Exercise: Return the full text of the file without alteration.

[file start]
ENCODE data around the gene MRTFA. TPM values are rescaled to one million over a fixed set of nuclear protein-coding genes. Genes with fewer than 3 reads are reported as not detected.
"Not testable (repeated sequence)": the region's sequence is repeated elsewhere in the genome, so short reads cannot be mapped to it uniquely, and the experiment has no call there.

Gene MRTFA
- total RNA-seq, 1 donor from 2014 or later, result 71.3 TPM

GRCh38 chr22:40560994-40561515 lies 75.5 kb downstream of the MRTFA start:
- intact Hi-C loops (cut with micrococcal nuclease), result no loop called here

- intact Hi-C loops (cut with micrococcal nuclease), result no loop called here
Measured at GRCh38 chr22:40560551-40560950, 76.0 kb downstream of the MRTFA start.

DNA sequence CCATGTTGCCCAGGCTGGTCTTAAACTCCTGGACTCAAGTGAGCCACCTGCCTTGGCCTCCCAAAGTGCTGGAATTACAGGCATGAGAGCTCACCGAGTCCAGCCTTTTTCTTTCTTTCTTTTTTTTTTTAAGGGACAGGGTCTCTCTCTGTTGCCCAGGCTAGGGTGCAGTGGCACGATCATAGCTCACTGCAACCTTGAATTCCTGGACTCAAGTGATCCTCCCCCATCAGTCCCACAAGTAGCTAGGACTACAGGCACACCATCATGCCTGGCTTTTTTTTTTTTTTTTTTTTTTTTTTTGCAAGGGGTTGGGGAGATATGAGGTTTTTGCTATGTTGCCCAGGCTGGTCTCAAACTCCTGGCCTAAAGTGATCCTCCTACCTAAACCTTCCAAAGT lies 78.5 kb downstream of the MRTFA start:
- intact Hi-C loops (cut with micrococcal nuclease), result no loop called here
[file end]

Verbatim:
ENCODE data around the gene MRTFA. TPM values are rescaled to one million over a fixed set of nuclear protein-coding genes. Genes with fewer than 3 reads are reported as not detected.
"Not testable (repeated sequence)": the region's sequence is repeated elsewhere in the genome, so short reads cannot be mapped to it uniquely, and the experiment has no call there.

Gene MRTFA
- total RNA-seq, 1 donor from 2014 or later, result 71.3 TPM

GRCh38 chr22:40560994-40561515 lies 75.5 kb downstream of the MRTFA start:
- intact Hi-C loops (cut with micrococcal nuclease), result no loop called here

- intact Hi-C loops (cut with micrococcal nuclease), result no loop called here
Measured at GRCh38 chr22:40560551-40560950, 76.0 kb downstream of the MRTFA start.

DNA sequence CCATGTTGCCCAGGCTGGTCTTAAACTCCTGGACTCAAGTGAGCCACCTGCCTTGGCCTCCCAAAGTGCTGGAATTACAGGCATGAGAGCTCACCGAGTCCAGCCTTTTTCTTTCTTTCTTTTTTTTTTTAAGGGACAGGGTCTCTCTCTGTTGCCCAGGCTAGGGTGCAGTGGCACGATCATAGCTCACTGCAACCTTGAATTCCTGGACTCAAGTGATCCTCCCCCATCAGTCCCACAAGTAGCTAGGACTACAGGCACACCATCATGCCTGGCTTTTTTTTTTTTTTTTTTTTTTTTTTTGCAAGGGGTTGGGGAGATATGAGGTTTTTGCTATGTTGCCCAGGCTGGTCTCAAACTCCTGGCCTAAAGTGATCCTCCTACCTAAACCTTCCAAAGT lies 78.5 kb downstream of the MRTFA start:
- intact Hi-C loops (cut with micrococcal nuclease), result no loop called here